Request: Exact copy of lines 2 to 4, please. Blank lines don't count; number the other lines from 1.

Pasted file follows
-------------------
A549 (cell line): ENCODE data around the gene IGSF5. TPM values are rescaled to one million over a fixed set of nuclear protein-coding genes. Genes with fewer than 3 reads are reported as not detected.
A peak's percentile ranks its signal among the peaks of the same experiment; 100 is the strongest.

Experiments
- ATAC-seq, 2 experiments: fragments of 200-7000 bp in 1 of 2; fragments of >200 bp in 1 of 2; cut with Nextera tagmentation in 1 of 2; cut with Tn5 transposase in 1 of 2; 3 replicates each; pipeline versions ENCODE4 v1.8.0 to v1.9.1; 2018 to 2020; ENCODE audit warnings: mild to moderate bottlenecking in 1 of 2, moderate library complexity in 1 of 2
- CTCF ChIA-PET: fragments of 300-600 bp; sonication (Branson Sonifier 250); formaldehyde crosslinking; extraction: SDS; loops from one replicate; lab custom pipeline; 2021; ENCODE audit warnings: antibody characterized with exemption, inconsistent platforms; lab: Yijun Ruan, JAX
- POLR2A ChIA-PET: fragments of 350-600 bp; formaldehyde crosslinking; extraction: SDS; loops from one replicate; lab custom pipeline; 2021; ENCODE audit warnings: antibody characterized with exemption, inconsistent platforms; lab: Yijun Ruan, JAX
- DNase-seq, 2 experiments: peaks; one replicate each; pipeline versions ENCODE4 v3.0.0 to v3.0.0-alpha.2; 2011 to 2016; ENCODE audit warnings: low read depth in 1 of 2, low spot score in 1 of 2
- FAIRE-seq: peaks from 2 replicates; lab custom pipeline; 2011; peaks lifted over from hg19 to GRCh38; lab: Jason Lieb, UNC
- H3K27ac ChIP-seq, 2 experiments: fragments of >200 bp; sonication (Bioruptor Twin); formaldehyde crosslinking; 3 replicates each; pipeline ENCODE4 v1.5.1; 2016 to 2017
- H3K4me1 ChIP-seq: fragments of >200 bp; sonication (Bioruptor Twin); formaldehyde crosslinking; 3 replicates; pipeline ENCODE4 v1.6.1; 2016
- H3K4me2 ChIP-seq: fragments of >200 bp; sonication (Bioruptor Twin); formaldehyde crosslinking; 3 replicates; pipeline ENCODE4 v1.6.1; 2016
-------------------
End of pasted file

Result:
A peak's percentile ranks its signal among the peaks of the same experiment; 100 is the strongest.

Experiments
- ATAC-seq, 2 experiments: fragments of 200-7000 bp in 1 of 2; fragments of >200 bp in 1 of 2; cut with Nextera tagmentation in 1 of 2; cut with Tn5 transposase in 1 of 2; 3 replicates each; pipeline versions ENCODE4 v1.8.0 to v1.9.1; 2018 to 2020; ENCODE audit warnings: mild to moderate bottlenecking in 1 of 2, moderate library complexity in 1 of 2